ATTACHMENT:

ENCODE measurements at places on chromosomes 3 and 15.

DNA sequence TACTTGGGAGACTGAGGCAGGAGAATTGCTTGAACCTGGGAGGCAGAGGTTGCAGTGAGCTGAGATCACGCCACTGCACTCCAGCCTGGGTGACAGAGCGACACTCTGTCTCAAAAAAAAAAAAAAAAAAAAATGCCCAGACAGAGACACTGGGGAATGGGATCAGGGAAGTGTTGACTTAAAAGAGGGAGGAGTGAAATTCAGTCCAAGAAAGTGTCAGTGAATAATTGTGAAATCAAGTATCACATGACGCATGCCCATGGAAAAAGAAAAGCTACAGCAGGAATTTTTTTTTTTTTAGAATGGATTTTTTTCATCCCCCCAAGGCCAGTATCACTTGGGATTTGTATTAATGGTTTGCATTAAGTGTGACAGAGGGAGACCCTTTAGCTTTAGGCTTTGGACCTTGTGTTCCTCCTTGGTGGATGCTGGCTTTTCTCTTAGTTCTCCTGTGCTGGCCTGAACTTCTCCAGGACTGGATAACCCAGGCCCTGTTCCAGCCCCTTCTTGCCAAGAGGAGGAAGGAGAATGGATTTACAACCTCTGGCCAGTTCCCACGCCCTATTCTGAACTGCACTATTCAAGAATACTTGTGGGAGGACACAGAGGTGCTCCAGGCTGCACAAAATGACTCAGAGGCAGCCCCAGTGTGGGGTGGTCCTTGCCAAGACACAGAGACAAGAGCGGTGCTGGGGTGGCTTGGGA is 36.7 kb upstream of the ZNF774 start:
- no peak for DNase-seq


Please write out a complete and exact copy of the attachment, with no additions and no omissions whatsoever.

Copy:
ENCODE measurements at places on chromosomes 3 and 15.

DNA sequence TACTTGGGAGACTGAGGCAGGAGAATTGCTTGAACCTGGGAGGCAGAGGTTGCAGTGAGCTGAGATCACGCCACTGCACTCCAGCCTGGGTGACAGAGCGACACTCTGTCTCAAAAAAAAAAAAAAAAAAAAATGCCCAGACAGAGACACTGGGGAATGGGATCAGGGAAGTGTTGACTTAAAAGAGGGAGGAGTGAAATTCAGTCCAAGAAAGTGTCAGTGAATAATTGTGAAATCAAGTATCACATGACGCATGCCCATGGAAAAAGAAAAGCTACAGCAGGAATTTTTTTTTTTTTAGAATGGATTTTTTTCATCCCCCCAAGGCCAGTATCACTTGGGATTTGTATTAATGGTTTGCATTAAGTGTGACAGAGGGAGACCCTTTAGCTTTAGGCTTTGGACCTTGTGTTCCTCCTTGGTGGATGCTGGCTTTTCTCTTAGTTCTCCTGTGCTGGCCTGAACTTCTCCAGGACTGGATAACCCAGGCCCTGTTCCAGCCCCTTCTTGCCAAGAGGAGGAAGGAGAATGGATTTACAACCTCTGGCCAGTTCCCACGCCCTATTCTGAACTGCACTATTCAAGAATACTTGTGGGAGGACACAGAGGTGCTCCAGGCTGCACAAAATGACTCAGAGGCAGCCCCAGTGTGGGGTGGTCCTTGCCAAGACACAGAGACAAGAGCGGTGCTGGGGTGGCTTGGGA is 36.7 kb upstream of the ZNF774 start:
- no peak for DNase-seq